Apple may have gone even further in blocking third-party repairs with the iPhone 13 series
The device-repair YouTuber Hugh Jeffreys posted a video establishing the issues that arise when he simulated replacing the display, cameras or both in an iPhone 12-series device. To recap, this activity triggered software locks that caused various core iOS 14 features, Battery Health, Face ID and TrueTone included, to stop working, essentially rendering repairs of these devices by anyone but an Apple authorized technician pretty much impossible.
Now that the 12 series' replacements have been released, Jeffreys set out to replicate his experiment with one of them: the 13 Pro. This protocol involves buying 2 brand-new units of this variant, opening them and switching their logic boards to approximate a component replacement. This was shown to result in even more severe issues compared to the previous video, if anything.
Not only were the same features seen to break, but they were joined in this case by Cinematic Mode, a new camera feature exclusive to the 13 series and, thus, something for which some users might well upgrade. Furthermore, Jeffreys reported that no work-around that one might think of can rectify this problem, regardless of how clever.
This includes excising a 13 Pro's original display sensor cable and using it to connect to a different panel, not to mention re-setting the device to its initial build of iOS 15 via iTunes. In fact, trying the latter reportedly caused the device's camera functions to become even more disrupted, repeated freezes and wholesale blurring on-screen included.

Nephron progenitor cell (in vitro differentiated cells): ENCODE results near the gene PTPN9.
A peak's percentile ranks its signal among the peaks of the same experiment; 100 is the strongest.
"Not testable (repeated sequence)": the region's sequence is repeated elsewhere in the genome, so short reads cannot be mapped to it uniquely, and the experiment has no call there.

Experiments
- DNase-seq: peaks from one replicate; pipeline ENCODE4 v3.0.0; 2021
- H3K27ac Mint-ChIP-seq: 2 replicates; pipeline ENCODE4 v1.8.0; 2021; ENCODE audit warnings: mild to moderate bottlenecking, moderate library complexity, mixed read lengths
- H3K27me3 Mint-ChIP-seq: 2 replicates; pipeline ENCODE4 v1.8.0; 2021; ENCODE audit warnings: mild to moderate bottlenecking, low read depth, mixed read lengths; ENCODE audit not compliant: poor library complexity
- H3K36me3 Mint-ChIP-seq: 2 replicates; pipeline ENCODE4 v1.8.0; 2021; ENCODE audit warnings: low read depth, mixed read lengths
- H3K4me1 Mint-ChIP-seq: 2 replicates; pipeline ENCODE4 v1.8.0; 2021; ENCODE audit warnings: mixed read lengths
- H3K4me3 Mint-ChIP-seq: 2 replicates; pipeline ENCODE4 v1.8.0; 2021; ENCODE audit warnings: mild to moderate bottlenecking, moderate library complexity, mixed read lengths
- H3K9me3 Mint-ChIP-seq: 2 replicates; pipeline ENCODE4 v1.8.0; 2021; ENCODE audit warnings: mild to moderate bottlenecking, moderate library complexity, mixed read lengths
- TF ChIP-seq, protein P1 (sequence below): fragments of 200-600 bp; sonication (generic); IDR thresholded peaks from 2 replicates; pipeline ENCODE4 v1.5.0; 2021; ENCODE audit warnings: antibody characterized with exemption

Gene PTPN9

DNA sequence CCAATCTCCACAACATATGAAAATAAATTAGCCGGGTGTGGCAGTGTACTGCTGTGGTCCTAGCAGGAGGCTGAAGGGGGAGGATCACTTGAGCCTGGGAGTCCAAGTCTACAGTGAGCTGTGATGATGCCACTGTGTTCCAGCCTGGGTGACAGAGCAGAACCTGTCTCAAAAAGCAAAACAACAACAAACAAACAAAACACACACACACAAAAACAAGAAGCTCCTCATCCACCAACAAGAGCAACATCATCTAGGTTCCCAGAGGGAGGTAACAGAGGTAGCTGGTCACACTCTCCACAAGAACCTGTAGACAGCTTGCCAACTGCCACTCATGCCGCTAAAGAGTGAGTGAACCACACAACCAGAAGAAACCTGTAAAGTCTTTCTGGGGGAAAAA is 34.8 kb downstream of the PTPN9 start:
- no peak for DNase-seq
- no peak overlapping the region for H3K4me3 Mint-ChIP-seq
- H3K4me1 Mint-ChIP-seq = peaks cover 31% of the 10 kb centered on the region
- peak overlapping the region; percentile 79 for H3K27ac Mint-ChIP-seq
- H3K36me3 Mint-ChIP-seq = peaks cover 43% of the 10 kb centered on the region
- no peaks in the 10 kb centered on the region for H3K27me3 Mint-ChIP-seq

In fact, one of the few single positive take-aways from the new video is that one feature that remained unscathed during the whole experiment was the iPhone's new 120Hz ProMotion mode. On the other hand, the other, even more essential, display function of auto-brightness also went away in response to the "repair" process.
All in all, it seems Apple has baked even more anti-independent repair measures into iOS for the iPhone 13 series. This, as Jeffreys has observed, is largely because all or most components connected to the devices' logic boards have their own serial numbers, hard-coded to each individual unit at the factory.
On that note, the SIM card reader is soldered to the same board in this new line, meaning a user cannot even replace this component alone should it be damaged. Therefore, these findings call Apple's well-publicized commitment to sustainability and general eco-friendliness into serious question.